Three Ways Federal Rescue Funds Can Boost Summer Learning Programs

Results for America
4 min readJul 20, 2022

By Sara Kerr, Sam Stockwell and Jen Tolentino

The last three years have stretched our schools to their absolute limit. Remote learning, social distancing, staffing shortages, ever-changing regulations — all of it — have left city staff, teachers, students and parents depleted. And as recovery efforts continue, it doesn’t look like a restful and relaxing summer is in the cards. Instead, many school districts and local government partners are turning to expanded summer learning programs. Fortunately, the historic federal funding from the American Rescue Plan can support this work.

The devastating learning loss across our country, particularly in communities that are historically underserved, can begin to be addressed through investments from local government officials in proven summer learning programs alongside their school district partners. A recommended use of ARP’s State and Local Fiscal Recovery (SLFRF) dollars is toward such evidence-based programs that will address longstanding and exacerbated inequities due to the Coronavirus pandemic. As a part of our EdResearch for Recovery project, we have worked closely with school districts in Tennessee and Rhode Island to develop summer programming aligned to the best research evidence available. Districts are leaning into summer programming because the payoff for students can be massive — student academic benefits can be up to 15% of typical annual gain in a school year after one summer and 20–25% of typical annual gain after two summers.

For instance, in Tuscaloosa, AL, Mayor Walt Maddox raised the profile of the summer learning programs to ensure it was a city-wide initiative. They secured key municipal investments to support the programs and coordinated with Community-Based Organizations (CBOs) across the city to expand opportunities for students. This all-in commitment led to significant gains for students: 60% of students who attended at least three quarters of summer learning days preserved their academic progress in reading, compared to 16% of those who did not. Getting these programs up and running is both vital for students and a huge lift for districts. But, city governments can help in three key ways.

  1. Commit Funding. While many districts are funding summer programs through the Elementary and Secondary School Emergency Relief Fund (ESSER), paying for staff, student materials, transportation and other costs can limit program scope. Cities can defray these costs by using their SLFRF allocation. This funding stream is designed to help state and local governments across the country to support their response to and recovery from COVID-19. Summer learning is a critical academic recovery strategy for districts, and cities can help their residents by financially supporting summer programming.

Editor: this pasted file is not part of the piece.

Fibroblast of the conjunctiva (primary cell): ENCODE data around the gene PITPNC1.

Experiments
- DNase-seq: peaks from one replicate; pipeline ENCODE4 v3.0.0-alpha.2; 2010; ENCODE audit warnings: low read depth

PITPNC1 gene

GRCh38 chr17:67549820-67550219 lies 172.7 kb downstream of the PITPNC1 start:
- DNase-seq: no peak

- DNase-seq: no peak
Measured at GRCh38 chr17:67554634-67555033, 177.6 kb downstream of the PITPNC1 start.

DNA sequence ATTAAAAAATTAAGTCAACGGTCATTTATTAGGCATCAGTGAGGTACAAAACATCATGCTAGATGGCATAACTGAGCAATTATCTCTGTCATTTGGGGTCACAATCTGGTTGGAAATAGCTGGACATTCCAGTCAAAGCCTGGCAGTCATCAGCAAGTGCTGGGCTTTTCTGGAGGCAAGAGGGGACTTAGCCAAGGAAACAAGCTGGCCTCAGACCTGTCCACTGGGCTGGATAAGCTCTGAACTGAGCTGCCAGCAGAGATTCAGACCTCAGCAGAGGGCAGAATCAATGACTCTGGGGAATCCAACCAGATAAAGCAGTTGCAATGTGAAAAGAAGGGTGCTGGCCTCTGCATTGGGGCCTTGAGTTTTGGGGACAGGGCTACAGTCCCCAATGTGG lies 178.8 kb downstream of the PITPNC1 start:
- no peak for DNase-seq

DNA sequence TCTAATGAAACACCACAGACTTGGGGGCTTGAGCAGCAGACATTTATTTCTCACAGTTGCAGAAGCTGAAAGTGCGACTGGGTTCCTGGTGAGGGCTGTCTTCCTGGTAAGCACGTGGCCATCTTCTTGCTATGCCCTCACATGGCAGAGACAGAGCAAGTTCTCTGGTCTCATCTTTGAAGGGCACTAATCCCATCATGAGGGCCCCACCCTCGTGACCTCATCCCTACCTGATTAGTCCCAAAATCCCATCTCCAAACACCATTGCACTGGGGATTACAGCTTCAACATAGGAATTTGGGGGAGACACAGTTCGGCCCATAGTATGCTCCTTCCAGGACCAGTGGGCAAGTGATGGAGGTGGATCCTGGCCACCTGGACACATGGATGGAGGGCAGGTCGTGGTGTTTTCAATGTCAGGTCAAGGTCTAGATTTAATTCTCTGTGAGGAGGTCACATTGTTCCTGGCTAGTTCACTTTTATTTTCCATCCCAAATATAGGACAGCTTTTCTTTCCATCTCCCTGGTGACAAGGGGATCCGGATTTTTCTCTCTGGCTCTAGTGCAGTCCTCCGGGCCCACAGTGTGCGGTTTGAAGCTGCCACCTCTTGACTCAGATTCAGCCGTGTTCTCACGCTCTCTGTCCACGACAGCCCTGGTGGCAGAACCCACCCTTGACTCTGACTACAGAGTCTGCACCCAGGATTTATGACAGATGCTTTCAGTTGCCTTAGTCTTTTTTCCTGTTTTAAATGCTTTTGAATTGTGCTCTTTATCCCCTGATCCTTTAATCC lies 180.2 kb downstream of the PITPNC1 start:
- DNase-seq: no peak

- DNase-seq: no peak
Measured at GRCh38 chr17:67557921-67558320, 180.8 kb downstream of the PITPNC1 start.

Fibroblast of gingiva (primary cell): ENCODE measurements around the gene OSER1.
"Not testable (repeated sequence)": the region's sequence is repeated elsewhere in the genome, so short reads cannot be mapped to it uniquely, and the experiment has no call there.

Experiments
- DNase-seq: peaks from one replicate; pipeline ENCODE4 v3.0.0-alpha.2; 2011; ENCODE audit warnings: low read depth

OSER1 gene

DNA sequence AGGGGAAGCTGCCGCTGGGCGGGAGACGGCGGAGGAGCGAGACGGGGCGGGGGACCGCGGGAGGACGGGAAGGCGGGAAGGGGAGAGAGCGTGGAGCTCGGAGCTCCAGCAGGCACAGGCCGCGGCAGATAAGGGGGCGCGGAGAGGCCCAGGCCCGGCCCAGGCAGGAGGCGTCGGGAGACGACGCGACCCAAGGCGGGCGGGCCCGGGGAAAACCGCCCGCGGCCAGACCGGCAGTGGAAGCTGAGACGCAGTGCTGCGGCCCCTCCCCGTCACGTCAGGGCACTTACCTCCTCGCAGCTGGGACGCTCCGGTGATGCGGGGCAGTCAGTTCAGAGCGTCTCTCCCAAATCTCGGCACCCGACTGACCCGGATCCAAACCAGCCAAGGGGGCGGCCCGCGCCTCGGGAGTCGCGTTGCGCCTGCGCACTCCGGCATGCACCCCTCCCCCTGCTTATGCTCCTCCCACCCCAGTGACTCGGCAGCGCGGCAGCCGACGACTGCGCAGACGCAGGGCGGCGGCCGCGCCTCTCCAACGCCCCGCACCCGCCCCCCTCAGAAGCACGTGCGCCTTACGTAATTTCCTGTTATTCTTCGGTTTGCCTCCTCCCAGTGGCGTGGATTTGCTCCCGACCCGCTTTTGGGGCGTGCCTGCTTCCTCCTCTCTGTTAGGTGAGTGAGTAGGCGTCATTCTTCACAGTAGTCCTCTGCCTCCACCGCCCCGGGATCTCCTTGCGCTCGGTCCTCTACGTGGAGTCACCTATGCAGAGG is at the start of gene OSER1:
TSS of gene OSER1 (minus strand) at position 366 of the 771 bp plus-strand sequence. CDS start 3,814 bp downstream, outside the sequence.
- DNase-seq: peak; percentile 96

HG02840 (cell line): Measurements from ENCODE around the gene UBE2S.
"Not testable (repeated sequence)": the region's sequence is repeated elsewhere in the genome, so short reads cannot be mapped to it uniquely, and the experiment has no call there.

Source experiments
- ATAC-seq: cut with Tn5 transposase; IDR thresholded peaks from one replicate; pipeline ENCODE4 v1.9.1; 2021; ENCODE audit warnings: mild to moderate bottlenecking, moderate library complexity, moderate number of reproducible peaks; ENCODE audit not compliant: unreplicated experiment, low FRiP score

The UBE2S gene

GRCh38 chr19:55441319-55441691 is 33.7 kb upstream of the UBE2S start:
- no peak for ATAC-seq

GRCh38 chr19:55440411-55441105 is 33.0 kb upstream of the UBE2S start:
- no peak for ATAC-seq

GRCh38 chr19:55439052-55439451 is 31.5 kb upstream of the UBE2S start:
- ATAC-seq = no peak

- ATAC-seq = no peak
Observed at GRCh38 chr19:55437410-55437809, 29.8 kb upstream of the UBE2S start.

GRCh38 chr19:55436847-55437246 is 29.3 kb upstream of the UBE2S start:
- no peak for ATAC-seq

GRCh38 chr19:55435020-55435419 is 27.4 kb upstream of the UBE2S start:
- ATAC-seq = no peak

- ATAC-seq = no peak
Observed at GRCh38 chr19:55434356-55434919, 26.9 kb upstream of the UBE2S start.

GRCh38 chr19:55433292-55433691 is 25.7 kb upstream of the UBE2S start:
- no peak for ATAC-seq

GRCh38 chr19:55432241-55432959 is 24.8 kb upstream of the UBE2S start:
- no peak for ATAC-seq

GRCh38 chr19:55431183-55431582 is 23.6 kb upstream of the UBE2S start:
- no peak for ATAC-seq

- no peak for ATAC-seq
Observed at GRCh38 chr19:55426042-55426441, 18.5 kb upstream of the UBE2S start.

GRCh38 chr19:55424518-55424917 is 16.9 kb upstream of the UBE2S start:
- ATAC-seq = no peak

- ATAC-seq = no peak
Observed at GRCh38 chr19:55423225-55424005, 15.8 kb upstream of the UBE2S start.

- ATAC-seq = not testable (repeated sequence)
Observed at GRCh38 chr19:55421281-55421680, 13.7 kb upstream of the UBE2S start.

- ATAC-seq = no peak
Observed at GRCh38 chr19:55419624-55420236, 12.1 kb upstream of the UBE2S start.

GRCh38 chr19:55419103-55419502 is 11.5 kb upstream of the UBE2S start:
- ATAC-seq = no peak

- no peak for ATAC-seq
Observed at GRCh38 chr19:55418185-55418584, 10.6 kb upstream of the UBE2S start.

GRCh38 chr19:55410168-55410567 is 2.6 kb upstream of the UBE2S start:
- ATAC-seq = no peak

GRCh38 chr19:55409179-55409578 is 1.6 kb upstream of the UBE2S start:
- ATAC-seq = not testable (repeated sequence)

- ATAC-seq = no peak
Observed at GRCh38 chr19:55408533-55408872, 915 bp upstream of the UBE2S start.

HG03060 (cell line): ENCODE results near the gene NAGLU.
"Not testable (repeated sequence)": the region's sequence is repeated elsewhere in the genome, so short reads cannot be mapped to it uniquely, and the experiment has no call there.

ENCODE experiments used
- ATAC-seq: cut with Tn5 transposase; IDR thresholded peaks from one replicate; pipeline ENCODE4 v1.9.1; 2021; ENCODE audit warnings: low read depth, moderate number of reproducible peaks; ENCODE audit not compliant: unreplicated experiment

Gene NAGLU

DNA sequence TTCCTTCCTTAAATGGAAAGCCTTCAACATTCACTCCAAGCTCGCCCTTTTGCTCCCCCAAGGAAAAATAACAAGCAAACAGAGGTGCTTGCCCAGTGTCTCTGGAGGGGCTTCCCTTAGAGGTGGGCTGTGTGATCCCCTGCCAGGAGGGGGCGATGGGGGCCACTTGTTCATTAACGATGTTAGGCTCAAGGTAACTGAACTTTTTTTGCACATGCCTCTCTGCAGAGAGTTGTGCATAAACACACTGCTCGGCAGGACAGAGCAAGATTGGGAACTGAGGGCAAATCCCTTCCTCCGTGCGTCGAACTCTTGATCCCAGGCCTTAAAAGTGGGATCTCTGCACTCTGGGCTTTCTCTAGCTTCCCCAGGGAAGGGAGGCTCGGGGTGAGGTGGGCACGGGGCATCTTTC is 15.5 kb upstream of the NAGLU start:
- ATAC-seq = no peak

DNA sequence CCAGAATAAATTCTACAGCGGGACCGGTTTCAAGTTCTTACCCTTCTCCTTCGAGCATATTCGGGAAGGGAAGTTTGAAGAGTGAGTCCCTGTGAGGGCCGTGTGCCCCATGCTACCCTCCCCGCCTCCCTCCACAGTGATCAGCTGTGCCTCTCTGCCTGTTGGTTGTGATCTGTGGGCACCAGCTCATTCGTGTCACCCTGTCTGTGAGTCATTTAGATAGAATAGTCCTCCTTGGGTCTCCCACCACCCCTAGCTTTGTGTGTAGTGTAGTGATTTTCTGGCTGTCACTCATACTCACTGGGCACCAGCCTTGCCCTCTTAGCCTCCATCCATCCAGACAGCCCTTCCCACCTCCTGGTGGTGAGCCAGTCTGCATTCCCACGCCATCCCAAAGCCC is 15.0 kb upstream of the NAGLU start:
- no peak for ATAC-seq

2. Provide Staff. Staffing summer programs is a struggle. Teachers are describing the past three years as “the hardest they’ve ever faced” and there is a national shortage of education personnel. Cities can alleviate the staffing squeeze by creating enrichment opportunities that are fully staffed by city personnel so that districts only need to manage academic staffing. If a district is struggling to recruit enough personnel on their own, they can leverage city communication systems to recruit personnel from their community. Cities could also run dedicated volunteer campaigns to encourage local businesses and individuals to dedicate a portion of their summer to support students in summer programming.
  3. Bring the Fun! School districts are well-equipped to create and develop academic programs for students. But, summer still needs to have plenty of fun enrichment opportunities! Students are more likely to engage and participate when they have exciting enrichment activities to complement their academic work. Recreation Departments can run afternoon camps across the city for students to attend. City officials could convene and coordinate local Community-Based Organizations (CBOs) to provide programs that complement what school districts are doing. Programming needs to spark student interest and keep them coming back every day.

Everyone is exhausted. COVID-19 has devastated student learning and, two years into the pandemic, schools are struggling to keep students afloat. But the American Rescue Plan can help. School districts can team up with local governments and CBOs to deliver high-quality summer programs for students. Additionally, city leaders should discuss research-based design principles with school district administration to ensure these programs maximize student impact. To support the development of evidence-aligned summer programming, we created our Summer Learning Toolkit, which offers resources for strategy sessions and workshops, and an example of effective summer programming Rhode Island. While this might not end up being the restful summer that teachers and administrators deserve, successful collaboration between cities and schools can make this summer, and subsequent summers, exactly what students need.

Sam Stockwell is the Research Project Manager at the Annenberg Institute at Brown University

Sara Kerr is the Vice President of Education Policy Implementation at Results for America

Jen Tolentino is the Director of Local Practice at Results for America



Results for America

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